Ans) "Natural Language Indexing" or "Free Text Indexing" may be used to describe an indexing system that doesn't control the words used. Keyword indexing is also called Free Text Indexing or Natural Language Indexing. "Keyword" refers to a "catch word," a "significant word," or a "subject-denoting word" that is usually taken from the titles and sometimes from the abstract or text of a document for indexing purposes. So, keyword indexing is based on the natural language of the documents to make index entries, and this indexing system doesn't need a controlled vocabulary. Indexing by keywords is not new. It was around in the 1800s and was called "catchword indexing" at that time. In the 1950s, computers were used to help people find information. Since 1952, the machine-made keywords index from Title has been used by the Central Intelligence Agency (CIA) of the United States. H. P. Luhn and his colleagues made copies of machine-made permuted title indexes and gave them out at the International Conference of Scientific Information, which was held in Washington in 1958. He called it the Keyword-In-Context (KWIC) index and wrote a paper about how it was made. After adopting KWIC in 1961 for its book "Chemical Titles," the American Chemical Society set its value:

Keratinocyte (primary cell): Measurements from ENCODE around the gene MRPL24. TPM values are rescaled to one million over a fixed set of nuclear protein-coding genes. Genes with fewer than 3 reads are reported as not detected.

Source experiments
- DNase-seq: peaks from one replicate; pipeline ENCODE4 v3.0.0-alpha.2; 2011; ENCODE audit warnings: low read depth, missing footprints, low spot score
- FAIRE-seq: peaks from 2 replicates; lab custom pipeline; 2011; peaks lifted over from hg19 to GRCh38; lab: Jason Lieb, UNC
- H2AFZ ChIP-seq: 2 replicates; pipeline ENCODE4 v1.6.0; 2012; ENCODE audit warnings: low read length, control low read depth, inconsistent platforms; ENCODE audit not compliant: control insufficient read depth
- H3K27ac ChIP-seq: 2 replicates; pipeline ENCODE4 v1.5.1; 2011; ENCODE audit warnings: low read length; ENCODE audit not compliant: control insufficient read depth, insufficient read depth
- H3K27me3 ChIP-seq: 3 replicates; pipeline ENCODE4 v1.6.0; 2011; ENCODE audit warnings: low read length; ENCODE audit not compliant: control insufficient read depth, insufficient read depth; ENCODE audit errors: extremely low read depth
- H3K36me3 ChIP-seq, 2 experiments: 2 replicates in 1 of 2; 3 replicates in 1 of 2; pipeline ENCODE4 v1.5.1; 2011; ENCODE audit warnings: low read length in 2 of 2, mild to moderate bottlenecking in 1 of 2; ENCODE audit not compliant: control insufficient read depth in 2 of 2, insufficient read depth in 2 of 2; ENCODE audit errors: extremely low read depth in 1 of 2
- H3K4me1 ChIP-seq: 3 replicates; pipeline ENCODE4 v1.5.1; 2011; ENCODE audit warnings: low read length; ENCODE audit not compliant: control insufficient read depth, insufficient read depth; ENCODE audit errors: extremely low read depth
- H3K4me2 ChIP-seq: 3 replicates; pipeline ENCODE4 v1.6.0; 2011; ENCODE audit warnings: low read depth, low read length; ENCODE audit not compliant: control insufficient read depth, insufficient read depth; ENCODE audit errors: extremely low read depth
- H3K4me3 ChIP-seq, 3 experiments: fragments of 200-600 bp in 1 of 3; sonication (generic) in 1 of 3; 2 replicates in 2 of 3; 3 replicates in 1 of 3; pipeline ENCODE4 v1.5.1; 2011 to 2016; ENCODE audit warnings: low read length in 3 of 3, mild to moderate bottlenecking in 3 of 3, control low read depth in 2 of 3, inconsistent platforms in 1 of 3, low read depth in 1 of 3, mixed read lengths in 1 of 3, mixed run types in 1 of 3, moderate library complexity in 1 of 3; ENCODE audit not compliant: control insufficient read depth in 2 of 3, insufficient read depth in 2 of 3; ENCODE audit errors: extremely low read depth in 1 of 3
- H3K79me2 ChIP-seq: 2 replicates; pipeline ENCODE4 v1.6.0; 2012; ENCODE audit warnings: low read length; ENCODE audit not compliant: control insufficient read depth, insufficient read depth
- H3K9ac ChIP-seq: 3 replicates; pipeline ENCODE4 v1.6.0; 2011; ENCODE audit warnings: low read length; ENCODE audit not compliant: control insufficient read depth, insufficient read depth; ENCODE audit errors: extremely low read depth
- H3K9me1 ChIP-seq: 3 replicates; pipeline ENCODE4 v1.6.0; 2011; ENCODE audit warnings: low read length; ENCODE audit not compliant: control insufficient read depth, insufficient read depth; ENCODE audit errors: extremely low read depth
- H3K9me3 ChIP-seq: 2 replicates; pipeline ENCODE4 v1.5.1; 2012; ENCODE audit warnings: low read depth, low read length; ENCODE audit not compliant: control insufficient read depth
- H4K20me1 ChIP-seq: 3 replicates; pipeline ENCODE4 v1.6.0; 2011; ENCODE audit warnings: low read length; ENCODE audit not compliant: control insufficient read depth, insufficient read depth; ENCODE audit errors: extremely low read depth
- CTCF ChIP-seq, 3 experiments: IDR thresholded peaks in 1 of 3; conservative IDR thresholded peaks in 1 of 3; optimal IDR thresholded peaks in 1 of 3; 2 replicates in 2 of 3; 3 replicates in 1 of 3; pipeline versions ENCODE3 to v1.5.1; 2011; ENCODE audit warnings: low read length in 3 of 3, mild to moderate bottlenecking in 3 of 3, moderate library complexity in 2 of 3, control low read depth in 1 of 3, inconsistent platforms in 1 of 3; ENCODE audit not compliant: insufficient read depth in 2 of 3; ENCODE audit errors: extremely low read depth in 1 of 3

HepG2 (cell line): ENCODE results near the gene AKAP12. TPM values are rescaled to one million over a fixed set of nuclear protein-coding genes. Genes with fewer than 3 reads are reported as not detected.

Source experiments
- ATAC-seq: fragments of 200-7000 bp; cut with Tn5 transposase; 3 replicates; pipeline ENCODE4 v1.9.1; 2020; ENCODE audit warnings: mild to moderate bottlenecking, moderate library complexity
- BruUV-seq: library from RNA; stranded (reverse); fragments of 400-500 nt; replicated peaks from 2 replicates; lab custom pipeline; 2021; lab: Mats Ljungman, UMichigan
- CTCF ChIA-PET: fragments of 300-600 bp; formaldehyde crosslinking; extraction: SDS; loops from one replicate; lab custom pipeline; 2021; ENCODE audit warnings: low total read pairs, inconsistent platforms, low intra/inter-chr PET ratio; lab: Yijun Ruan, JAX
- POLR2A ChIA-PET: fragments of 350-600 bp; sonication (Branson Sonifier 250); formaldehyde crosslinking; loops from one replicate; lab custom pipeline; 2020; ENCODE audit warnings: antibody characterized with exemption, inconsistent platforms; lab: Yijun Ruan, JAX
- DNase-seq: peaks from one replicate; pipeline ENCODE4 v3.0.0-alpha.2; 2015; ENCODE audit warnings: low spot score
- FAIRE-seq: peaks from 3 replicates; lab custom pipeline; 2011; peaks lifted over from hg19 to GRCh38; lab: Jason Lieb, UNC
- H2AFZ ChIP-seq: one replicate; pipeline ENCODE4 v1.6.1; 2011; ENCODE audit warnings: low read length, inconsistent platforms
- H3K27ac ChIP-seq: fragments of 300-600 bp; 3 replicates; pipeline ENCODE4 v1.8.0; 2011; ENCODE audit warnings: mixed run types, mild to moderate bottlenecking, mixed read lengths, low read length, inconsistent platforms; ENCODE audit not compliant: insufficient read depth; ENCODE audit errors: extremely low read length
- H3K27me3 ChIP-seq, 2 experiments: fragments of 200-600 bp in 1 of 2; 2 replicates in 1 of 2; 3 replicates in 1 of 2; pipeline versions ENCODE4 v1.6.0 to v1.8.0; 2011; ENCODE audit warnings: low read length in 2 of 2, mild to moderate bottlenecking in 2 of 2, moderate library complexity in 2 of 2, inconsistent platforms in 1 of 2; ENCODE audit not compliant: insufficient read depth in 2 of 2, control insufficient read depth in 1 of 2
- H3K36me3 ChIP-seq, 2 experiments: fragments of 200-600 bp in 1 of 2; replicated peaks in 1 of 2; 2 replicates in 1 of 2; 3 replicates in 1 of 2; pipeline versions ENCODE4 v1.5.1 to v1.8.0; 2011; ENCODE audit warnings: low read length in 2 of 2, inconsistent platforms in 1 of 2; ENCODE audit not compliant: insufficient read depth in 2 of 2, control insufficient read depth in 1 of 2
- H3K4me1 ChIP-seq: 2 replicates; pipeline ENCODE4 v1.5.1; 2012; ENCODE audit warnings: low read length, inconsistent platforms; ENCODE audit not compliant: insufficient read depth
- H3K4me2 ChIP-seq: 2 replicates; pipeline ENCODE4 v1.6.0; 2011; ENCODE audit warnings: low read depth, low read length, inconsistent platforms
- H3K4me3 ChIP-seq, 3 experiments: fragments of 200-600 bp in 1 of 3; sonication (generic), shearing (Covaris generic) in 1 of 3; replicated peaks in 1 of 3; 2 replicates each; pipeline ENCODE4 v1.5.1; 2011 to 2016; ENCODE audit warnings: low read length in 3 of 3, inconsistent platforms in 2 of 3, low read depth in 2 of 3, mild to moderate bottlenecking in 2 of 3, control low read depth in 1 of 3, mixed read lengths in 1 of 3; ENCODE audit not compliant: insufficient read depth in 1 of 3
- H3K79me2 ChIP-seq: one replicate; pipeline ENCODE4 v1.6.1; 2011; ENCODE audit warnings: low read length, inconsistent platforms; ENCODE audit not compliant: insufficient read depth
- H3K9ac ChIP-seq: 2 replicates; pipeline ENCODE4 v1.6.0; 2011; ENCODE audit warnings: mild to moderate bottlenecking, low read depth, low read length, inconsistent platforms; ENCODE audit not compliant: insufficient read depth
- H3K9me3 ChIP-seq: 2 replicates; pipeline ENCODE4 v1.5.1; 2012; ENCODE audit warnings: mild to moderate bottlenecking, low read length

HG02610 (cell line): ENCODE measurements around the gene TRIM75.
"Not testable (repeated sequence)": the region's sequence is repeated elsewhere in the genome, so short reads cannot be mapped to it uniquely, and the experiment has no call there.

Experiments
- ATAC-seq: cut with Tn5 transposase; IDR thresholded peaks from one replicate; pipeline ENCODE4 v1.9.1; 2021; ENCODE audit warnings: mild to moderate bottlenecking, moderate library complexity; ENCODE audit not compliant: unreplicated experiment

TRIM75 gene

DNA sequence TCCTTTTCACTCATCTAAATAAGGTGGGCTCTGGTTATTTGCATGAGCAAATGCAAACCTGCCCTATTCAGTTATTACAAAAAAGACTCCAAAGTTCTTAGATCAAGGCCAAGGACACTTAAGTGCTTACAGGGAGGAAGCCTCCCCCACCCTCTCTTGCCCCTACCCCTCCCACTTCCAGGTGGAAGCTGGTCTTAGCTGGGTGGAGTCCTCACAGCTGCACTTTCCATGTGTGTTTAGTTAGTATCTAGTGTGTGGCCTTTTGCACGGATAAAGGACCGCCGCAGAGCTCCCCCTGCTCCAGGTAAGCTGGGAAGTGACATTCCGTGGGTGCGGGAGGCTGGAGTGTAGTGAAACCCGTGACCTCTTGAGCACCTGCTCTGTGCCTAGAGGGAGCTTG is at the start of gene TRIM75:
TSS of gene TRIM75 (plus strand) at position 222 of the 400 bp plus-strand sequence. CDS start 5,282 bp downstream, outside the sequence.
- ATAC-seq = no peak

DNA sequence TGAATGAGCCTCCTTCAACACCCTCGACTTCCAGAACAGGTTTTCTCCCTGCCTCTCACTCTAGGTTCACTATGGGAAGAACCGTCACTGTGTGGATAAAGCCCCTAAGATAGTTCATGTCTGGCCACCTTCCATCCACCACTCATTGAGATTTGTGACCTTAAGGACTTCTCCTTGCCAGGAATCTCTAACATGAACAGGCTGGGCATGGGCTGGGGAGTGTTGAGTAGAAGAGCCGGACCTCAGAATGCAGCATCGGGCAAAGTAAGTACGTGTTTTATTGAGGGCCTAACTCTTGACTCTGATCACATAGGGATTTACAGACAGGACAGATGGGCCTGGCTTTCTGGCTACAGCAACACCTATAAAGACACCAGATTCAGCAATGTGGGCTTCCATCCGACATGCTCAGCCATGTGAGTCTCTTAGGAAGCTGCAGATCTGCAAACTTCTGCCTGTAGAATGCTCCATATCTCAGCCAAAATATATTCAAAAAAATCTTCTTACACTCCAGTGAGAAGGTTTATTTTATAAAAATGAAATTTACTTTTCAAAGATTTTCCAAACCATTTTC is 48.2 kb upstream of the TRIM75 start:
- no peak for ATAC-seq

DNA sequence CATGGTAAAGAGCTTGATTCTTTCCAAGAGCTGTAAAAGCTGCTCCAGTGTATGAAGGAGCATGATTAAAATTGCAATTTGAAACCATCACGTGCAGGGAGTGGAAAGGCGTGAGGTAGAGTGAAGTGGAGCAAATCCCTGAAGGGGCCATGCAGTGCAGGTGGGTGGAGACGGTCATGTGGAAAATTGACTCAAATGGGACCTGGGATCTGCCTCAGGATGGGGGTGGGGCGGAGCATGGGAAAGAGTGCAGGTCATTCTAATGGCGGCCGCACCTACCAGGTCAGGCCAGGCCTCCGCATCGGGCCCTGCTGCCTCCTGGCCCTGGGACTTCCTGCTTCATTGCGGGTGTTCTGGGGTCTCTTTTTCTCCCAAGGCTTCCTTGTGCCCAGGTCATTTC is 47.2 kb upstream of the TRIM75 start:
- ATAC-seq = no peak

Variants of keyword indexing


KWOC (key-word out-of-context) Index: The KWIC index is similar to the KWOC. Here, each keyword is taken out and printed on its own in the left margin. The full title is printed on the right, in its usual order. Sometimes, the keyword is used as the heading, and the title is put on the next line instead of the same one.